which will bring up this dialog window.
Here you can define the events the filter should consist off.
- Use *Add display event... to add events that you want to be displayed. That is an event listed here that is received will be listed in the receive list.
- Use Add filter event... to add events that you don't want to be displayed. An event lsted here that is received will not be listed in the receive list.
You can allow a full class of events to be received by adding it with type "general" to the add display event.... This is tru also for the filter.
Warning! You can end up getting nothing in the receive list if you add contaradictory settings in the two list boxes.
You can load save display/filter lists to a file on disk. Select the appropriate box before load/save. To clearify
- If display is selected and you press save, the content in the display list will be saved to disk.
- If filter is selected and you press save, the content in the filter list will be saved to disk.
- If display is selected and you press load, the content in the display list will be loaded with the content of the selected file on disk.
- If filter is selected and you press save, the content in the filter list will be loaded with the content of the selected file on disk.
Enable enables (selected) or disables the set filter. There is also a button in the receive windows that does the same thing
When in it's in-position the filter is active else it is inactive.
In the transmission area list rows are available that can be transmitted to the connected remote node or driver. It is possible to load and save transmission row sets which can be handy in many situations. It is possible to creat rows that is automatically transmitted with a selected period expressed in milliseconds and which continue to do so as long as they are active. It is also possible to create transmission row objects that automatically send out one or more event when another event is received.
On the right of the Transmission object list is a set of buttons
that have functionality that control rows in the list. You can reach this functionality also by tight clicking on a row.
- The top button add a new transmission row.
- The second button edit a selected row item-
The third button delete a selected row item.
The forth button load transmission item rows from a file on disk.
- The fifth button save the current (selected) rows to a file on disk.
On the right is a single button
This button is used to transmit the events of the selected row(s). A single row can also be sent by double clicking on it.
Additional functionality is available by right clicking in the transmission object list.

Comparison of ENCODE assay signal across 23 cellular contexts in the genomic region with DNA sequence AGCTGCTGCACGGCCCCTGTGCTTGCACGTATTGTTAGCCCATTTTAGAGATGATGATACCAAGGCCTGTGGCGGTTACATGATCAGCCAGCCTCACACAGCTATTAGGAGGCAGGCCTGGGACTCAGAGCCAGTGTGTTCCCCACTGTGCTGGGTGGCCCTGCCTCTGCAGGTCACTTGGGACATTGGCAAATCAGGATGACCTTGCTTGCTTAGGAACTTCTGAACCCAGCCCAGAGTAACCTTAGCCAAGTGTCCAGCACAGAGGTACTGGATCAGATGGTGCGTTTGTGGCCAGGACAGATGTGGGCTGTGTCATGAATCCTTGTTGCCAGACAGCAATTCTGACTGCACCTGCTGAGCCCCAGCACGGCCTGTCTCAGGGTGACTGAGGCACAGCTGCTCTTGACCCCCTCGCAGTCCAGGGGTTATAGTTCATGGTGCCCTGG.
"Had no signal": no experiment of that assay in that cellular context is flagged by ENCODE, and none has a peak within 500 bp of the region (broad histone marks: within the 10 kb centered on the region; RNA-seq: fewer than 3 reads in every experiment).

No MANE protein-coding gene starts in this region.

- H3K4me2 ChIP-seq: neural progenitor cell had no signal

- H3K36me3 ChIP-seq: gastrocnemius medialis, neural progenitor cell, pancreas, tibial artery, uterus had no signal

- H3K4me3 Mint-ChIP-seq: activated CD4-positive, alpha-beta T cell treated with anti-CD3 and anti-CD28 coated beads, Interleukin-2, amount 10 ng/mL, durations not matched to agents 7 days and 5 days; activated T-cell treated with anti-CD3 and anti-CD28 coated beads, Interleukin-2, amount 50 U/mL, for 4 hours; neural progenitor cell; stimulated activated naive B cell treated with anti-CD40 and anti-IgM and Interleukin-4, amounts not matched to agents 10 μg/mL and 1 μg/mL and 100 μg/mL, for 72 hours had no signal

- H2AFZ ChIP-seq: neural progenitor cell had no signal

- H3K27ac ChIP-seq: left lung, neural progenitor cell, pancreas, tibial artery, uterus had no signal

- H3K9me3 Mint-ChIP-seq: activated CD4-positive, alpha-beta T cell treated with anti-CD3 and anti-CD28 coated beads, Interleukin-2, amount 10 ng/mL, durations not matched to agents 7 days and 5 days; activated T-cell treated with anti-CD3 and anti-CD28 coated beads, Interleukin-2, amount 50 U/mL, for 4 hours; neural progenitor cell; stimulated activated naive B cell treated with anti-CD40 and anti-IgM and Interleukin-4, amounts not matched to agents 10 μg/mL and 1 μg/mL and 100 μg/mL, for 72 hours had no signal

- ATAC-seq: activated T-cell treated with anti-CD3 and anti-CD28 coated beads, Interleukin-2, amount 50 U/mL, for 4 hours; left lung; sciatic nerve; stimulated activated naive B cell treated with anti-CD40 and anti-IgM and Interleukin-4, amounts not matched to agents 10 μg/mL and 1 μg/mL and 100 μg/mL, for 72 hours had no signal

- Transmit selected row(s).
- Add/edit/Delete rows.
- Clone row.
- Enable/disable periodic transmission.
The transmission row edit window looks like this on Ubuntu Linux
Standard settings for events are available here. To use the GUID assigned by the daemon as the originator for the event leave the GUID set to all zeros.
Set a name for the transmission item for reference.
Select the class and the type.
Select the priority. "Normal" is usually a good choice.
Set the data for the event. This is just a comma separated list of hexadecimal or decimal values (mixed if needed). Hexadecimal value is entered with 0x in front of them.
Count is the number of events too send when the transmission row is triggered.
Period is the time in milliseconds between automatically transmitted events.
Trigger is a selected trigger among the available triggers.
When done click OK to save you settings and you get a new transmission row added to the transmisison area.
Information about a selected event in the receive list is shown in the information area.
Here you get information on
- When the veent is received.
- Class/type information.
- Raw data.
- For most events decoded data.
- Sender GUID.
- Head code
The event here is CLASS1_MEASUREMENT. Type=6,Temperature
You see that in the measurement example aboove that the temperature is expressed in the unit it was sent in (degrees Celsius). The measure event is decoded and you see the unit and the data type (normalized integer (nint) used to code the measurement value in this case. You also see the measurement originate from sensor 1 of the remote device.
A CLASS1_INFORMATION. Type=5,Turn-on event looks like this
You can load events from disk and investigate them at a later time if you like.
You can use the session connect/disconnect button to connect or disconnect the remote node. This may be useful if you have a lot of events coming in and you want to stop and investigate them. Just temporarily disconnect the session and do your investigation and connect again when you are ready. No need to close the session window.
You can (almost) always have multiple session windows open at the same time too the same remote device if you connect over tcp/ip. This for example makes it possible to have session windows with different filters open at the same time. The exception is when you connect to a remote node that only accept one connection at a time. Usually resource limited devices.
For a Level I (CANAL) connection this depends on the driver. Most driver just accept one connection. Some accept several. Check the documentation for the driver to find out.